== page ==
What AB 2863 says and does
The Internet Poker Consumer Protection Act would only include traditional poker games. Any activity that involves a dealer or banker position is not permitted. Pai Gow is mentioned as a game that would not be allowed.
Players would be required to be at least 21 years of age. Participants must be located inside California at the time of play to get into action. Geolocation and player verification processes must be followed to keep out of state and underage players out of the system.
The bill’s language talks about intrastate poker numerous times. It never addresses whether California’s online poker industry could network with other states.
The bill is an urgency statute. This means that it would go into effect as soon as it was signed into law by the governor. It requires a two-thirds vote in both the state assembly and senate to pass.
This bill does not address the tax rate or deposit required by licensed poker sites. A previous version included a $15 million deposit and a 15 percent tax rate on poker operators.
Gaming regulators have 270 days to create regulations. This task includes addressing underage gambling, problem gamblers, software and hardware standards, employee licensing and the approval process for licensees.
There is no language in the bill that would exclude companies that operated without a license in the state. The decision to license individuals and companies is mostly left up to regulators. Most felons, misdemeanors involving dishonesty and moral turpitude, applicants less than 21 years of age, those associated with organized crime and gaming violators are the only ones specifically excluded from potential licensing.
Any crime involving unlicensed gambling is a felony under AB 2863. The Unlawful Gambling Enforcement Fund is created and funded by this bill. It would be used to investigate and prosecute illegal gambling criminally and civilly. The exact percentage and cap on funding is not addressed by the bill. Like the licensing deposit and tax rate, that section is purposely left blank.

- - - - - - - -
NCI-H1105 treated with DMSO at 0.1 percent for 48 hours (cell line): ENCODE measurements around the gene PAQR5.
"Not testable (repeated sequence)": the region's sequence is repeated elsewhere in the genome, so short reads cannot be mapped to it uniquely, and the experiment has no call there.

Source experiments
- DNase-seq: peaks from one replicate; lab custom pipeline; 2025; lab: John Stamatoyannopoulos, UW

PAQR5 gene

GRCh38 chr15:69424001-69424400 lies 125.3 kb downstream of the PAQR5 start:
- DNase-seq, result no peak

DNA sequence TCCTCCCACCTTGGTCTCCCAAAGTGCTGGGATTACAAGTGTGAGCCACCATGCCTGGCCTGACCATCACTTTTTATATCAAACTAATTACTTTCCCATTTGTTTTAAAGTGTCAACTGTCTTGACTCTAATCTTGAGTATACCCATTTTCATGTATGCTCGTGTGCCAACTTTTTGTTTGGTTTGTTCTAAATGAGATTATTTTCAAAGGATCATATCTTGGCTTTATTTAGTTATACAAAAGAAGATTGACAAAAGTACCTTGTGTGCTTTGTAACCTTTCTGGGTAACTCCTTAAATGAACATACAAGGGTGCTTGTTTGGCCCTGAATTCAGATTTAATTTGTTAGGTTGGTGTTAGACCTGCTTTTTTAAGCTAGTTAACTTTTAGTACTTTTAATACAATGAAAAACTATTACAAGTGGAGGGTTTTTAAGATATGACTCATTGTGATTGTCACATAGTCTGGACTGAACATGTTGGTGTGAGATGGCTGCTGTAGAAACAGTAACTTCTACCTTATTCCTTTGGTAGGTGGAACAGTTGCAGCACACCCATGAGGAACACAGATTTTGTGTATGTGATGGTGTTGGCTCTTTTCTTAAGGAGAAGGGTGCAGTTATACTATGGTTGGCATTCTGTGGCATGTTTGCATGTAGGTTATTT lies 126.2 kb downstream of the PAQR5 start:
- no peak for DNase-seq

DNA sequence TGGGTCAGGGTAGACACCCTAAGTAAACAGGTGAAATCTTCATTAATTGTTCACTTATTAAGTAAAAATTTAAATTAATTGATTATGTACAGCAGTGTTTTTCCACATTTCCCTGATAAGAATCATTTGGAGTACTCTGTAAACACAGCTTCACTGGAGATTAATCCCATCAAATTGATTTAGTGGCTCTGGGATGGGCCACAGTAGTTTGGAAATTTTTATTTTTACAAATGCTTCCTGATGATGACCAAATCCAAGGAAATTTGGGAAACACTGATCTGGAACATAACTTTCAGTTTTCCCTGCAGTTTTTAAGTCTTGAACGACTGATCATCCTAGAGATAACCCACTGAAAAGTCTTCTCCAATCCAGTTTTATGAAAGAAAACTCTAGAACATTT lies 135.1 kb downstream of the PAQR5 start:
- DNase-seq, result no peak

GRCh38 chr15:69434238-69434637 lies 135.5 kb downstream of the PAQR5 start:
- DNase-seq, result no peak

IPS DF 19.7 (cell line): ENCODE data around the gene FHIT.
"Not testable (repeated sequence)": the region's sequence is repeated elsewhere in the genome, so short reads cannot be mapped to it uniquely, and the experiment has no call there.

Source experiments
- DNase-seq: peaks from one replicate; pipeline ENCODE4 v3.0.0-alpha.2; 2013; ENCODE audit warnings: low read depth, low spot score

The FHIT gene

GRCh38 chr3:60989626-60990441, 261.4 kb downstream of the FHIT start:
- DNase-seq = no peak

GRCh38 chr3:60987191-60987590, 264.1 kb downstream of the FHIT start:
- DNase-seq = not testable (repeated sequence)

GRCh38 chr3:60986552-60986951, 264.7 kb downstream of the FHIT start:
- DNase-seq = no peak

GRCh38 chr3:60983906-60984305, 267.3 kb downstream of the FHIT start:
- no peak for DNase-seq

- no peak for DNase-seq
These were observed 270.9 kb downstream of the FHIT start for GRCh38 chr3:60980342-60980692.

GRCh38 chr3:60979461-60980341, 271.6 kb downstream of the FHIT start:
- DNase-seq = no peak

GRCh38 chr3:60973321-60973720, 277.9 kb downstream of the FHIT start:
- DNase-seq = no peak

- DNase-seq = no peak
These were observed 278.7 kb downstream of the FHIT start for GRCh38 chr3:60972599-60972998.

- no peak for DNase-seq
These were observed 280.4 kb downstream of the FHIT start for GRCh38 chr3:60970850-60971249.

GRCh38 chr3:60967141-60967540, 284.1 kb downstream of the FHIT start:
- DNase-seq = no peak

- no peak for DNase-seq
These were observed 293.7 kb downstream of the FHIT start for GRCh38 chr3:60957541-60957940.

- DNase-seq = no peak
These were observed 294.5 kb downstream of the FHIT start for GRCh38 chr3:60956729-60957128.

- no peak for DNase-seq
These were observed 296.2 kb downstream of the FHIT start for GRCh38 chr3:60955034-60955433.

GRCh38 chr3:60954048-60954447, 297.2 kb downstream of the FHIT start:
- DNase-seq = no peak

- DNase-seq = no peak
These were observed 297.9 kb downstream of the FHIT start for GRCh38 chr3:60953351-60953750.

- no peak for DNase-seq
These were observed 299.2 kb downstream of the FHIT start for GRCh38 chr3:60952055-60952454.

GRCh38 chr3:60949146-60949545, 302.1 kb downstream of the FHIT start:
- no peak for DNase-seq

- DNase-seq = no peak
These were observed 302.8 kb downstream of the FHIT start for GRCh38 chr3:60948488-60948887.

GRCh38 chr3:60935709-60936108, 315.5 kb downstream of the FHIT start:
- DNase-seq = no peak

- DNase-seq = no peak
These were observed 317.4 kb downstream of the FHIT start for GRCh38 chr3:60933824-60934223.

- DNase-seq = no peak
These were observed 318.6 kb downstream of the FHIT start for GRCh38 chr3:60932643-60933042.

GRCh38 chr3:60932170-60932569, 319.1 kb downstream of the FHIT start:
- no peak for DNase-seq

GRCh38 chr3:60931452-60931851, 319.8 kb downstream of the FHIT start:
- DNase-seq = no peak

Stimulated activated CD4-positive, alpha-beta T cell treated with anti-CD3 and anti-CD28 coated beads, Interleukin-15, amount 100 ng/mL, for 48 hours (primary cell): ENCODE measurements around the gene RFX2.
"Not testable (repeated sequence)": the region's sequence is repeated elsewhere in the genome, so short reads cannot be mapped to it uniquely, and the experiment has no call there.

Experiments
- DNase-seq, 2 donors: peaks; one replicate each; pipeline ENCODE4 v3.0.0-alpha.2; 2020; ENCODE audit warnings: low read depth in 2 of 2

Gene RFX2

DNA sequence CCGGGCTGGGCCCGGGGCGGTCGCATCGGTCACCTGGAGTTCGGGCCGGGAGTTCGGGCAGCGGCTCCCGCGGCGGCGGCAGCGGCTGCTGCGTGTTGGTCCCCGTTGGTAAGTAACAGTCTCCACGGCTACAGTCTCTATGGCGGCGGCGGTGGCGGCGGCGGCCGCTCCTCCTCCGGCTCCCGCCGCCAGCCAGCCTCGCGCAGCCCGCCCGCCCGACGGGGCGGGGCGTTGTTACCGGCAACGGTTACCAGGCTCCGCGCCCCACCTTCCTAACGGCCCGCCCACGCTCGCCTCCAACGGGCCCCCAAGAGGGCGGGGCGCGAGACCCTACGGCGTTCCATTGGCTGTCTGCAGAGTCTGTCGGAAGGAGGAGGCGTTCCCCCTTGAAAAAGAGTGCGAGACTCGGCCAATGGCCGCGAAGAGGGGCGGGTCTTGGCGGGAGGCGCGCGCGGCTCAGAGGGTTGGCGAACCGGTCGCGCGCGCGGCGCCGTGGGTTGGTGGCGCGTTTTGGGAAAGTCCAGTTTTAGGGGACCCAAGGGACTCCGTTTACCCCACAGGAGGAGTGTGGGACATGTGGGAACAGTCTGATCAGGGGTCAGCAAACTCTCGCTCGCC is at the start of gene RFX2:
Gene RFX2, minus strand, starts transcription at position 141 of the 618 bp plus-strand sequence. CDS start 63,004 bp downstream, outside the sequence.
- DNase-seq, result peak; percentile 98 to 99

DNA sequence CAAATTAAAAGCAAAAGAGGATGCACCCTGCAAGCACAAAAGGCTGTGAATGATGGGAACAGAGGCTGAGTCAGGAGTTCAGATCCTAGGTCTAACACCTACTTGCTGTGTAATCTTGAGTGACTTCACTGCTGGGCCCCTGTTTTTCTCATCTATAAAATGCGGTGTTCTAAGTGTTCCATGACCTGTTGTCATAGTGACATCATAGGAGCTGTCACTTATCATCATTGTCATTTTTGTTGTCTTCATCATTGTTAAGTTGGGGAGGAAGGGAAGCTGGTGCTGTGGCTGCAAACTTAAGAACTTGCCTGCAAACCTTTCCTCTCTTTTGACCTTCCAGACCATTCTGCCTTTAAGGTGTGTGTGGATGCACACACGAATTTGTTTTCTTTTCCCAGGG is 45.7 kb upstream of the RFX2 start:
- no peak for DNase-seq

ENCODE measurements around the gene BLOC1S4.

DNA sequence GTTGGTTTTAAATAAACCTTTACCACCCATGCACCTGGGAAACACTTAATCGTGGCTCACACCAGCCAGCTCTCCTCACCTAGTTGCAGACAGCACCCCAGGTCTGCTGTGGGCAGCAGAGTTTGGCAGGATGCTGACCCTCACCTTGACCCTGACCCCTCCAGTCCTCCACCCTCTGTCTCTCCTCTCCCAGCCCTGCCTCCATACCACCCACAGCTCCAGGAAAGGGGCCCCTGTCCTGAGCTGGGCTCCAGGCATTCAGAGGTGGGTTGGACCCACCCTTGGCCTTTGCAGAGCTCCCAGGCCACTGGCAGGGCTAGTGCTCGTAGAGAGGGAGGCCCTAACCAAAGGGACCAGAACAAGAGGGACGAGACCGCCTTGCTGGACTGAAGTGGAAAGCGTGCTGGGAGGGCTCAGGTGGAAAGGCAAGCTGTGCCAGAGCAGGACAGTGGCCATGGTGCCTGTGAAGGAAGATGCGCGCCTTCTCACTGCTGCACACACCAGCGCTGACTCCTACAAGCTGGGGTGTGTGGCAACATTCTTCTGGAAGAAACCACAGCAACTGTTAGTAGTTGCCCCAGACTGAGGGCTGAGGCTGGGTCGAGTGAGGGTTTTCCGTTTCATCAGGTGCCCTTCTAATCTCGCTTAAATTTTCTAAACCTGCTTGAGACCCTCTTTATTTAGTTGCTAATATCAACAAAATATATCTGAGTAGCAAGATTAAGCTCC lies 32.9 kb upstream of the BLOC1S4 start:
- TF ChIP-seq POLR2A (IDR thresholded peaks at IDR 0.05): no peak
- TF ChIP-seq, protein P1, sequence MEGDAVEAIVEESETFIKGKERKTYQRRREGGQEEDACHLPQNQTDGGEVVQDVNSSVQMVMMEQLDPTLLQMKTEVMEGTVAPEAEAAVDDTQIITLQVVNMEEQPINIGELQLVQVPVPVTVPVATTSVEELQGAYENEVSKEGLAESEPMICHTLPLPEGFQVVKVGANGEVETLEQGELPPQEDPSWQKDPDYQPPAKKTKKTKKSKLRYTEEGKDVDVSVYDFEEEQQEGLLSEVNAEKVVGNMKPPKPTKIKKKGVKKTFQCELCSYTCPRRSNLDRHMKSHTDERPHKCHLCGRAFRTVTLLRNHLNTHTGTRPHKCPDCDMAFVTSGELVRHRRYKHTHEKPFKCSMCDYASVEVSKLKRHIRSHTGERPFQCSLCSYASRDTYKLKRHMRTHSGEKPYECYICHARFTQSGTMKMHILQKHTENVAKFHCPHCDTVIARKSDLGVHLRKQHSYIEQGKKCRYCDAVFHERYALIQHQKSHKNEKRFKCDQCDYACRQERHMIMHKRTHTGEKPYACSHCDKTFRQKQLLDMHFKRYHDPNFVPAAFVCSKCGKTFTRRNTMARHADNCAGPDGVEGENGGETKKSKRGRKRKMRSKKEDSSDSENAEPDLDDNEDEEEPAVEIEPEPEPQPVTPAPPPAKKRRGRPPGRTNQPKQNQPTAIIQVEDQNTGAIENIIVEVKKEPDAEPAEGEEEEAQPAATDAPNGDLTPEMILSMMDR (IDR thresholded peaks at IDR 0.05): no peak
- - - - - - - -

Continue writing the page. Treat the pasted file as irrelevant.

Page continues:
Benefits for California racing industry
AB 2863 guarantees the first $60 million per year to the horse racing industry. The percentages were slightly altered from a previous version. The Fair and Exposition Fund would receive five percent of this money, up to $3 million annually.
Of the remaining 95 percent, One and three-twentieths percent would go towards retirement plans for jockeys. The same percentage would go towards health and welfare benefits for jockeys, past and present, as well as their dependents.
Two and three-tenths percent would go towards employee benefits for track employees. The other ninety five and four-tenths would go towards purses of California horsemen.
While the horse racing industry is guaranteed to receive the first $60 million in annual revenue, it is still not completely left out of online poker. The bill contains language that allows it to enter into partnerships with operators:
“An agreement between a licensed operator and a service provider that is a horse racing association operating pursuant to Chapter 4 (commencing with Section 19400) shall ensure that at least 50 percent of the gross gaming revenue that the licensed operator derives from the service provided by the service provider is paid to the service provider.”
Is 2016 finally the year?
There are many loose ends that must be cleared up for AB 2863 to move forward. Talks are expected among interested parties in the coming months on the hope that 2016 may finally be the year for regulated California online poker.